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August 2011

17 August 2011

Newspaper Article by Ryukyu Shinpo

DPI Supports the Disabled People of the Affected Areas

The 27th Japan National Assembly of Disabled People’s International (DPI, Chairperson, Satoru Misawa) started at the Jichi-Kaikan of Naha on 18th.  It is the first assembly held in Okinawa.  As part of the 2011 action policies, special subjects concerning the support for the affected areas of the Great East Japan Earthquake were discussed.  It was approved that through the “Relief Headquarter for Persons with Disabilities of Tohoku-Kanto Great Earthquake” which DPI had taken the lead in launching, (1) to establish a support system through the Focal Relief Center for the Persons with Disabilities in the affected areas, (2) to secure evacuation centers for the people with severe disabilities who evacuate voluntarily due to the accident of nuclear plant, (3) to ensure participation in planning of the reconstruction program of the affected areas (4) to deliver petitions to the government in collaboration with other organizations.

At the assembly, some serious situations that has become apparent after the disaster have been reported.  For example, there were considerable delay in confirming the safety of persons with disabilities who were cared primarily by their family members who did not have strong network within the community, the poorly-managed evacuation plan by the government that lacked consideration for the person with disabilities and the planned energy blackouts which could jeopardize the life of those with ventilator users.

It was also approved that the action policies of the 2011 include the activities for the establishment of the Disability Discrimination Act and the promotion of the establishment of comprehensive Welfare Law in order to ensure community support system .

The second day of the assembly will start at 9:30 at the same venue.  The major event, National Assembly, and various committee meetings will be held until 4:30.
(Ryukyu-Shinpo, June 19, 2011)

Photo:Many people gathered to sit on in the meeting


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01 August 2011

Report from a volunteer

This is a report by a volunteer who went to the Focal Relief Center IWATE from June 13th through 18th.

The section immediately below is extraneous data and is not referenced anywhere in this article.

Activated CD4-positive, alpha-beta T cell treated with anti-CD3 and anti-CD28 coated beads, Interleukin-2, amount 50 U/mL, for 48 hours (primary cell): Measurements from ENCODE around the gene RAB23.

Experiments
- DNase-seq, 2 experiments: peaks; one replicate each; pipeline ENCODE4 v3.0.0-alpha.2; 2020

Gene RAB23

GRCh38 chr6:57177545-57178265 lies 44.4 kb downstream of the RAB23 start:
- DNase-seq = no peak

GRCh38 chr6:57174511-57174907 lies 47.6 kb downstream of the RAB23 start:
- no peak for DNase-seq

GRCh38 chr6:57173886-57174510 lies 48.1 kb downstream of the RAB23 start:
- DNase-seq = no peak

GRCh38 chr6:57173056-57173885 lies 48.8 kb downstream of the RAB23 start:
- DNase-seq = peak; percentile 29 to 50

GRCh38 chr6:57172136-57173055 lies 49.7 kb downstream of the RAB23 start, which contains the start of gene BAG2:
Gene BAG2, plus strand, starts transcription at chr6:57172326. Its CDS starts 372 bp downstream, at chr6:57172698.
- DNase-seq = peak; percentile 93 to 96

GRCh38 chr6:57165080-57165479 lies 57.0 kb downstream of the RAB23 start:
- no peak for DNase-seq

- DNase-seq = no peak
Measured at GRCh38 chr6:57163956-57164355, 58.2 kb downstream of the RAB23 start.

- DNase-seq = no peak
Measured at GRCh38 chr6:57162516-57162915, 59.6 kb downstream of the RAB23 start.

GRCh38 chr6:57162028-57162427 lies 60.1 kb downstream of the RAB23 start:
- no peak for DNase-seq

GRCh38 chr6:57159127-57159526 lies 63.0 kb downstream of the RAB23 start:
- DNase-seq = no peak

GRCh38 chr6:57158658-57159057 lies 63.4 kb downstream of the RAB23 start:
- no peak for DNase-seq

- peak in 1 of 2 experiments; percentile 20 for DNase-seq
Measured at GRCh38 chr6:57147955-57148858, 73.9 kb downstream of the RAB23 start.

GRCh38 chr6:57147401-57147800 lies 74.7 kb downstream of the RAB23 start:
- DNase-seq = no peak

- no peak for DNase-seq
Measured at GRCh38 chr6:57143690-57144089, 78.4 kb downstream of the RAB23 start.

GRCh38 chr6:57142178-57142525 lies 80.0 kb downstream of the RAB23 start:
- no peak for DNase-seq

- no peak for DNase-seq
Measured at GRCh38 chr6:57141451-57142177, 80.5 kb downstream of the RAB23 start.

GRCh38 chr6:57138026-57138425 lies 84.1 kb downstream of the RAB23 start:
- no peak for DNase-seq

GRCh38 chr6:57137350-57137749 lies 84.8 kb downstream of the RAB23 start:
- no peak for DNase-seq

[Report on the actual support activities]
At the time I joined the Focal Relief Center IWATE, they were providing support in coastal area of Iwate Pref. for the people with disabilities living in shelters, temporary housing or private homes that barely survived.

There were mainly two ways to support. One way was to find out the needs in the current difficult situation and to build a relationship with them so that we can provide specific and continuous livelihood support.

For example, we accompanied the person with a developmental disability in the shelter and provided livelihood support.  We spent time together going for a walk, shopping at a nearby store and so on.

People in the shelter are surrounded by the same people 24/7. So it seemed that they needed some outsiders like us, volunteers, to spend time with them for a change and such activities might lower the stress level even though it was only for a short time.

The person with developmental disability and their unique behaviors and life styles in such a closed environment had an impact on relationships with others and in some cases caused more frictions.

The other way to support was to visit shelters and temporary houses to identify specific needs like the ones mentioned earlier.
Temporary housing comes with standardized equipment, toilets, bathtabs and those are not tailored to the needs of persons with disabilities.

We talked with a person who was living independently in his accessible home before the earthquake is now living in the temporary housing. He couldn't even go to the toilet without assistance and this has put a great burden on his wife, so they both are going through a hard time.

[Reflection on the support activities]
It was only about a week or so, but I learned about the difficult situation people with disabilities were in, in particular those in the shelters or the temporary housing which I visited to assess the situation.  There is a wide gap in terms of welfare service between rural areas and urban areas.  I came to know the difference on how the persons with disabilities are treated depending on where they live.  I believe it's imperative to rebuild the welfare services for persons with disabilities in the future reconstruction process.

The support activity at the disaster hit area seriously requires prompt actions.  I could not even imagine the difficulty faced by people with disabilities at shelters in situations that they could not voice their needs or problems while they are enduring.

In the meantime, I also felt the need of calmly evaluating their life situation even before the quake. The welfare systems in this country may not solve this problem easily in these severe situations, especially with financial limitations, however, if there is such a great difference in the availability of services between different geographical locations, the quality of life (QOL)for people with disabilities will also be quite different.

To bring such social change, I felt it's absolutely necessary for the people with disabilities themselves to voice their opinions in the process of reconstruction forward.

(Male, a worker at a organization for the disabled persons, a nurse)

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